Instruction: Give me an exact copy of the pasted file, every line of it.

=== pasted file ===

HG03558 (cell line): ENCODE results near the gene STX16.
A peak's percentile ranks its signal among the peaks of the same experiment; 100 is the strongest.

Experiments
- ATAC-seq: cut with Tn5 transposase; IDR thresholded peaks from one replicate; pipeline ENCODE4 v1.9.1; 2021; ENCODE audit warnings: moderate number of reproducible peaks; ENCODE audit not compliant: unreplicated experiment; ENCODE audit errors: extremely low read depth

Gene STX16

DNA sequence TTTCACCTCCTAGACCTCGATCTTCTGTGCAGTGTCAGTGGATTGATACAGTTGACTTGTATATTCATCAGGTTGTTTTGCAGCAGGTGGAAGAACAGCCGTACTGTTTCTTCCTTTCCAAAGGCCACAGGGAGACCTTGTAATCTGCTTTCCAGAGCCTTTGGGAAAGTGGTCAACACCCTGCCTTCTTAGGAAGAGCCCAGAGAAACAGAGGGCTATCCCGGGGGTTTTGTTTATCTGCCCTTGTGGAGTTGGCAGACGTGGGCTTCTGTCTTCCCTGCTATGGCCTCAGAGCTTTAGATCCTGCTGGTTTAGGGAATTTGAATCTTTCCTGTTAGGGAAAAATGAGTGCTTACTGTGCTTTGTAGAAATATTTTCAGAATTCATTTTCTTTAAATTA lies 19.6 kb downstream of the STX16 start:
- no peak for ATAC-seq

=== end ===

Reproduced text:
HG03558 (cell line): ENCODE results near the gene STX16.
A peak's percentile ranks its signal among the peaks of the same experiment; 100 is the strongest.

Experiments
- ATAC-seq: cut with Tn5 transposase; IDR thresholded peaks from one replicate; pipeline ENCODE4 v1.9.1; 2021; ENCODE audit warnings: moderate number of reproducible peaks; ENCODE audit not compliant: unreplicated experiment; ENCODE audit errors: extremely low read depth

Gene STX16

DNA sequence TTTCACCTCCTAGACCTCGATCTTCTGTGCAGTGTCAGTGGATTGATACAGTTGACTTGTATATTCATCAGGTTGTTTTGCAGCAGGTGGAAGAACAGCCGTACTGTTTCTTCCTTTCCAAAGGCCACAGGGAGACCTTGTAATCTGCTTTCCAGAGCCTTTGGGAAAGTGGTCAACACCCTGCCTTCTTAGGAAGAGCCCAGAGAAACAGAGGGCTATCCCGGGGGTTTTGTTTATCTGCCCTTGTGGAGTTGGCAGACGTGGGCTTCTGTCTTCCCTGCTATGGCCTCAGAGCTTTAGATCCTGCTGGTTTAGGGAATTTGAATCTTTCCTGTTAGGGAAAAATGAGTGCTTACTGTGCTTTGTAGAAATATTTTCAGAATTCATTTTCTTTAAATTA lies 19.6 kb downstream of the STX16 start:
- no peak for ATAC-seq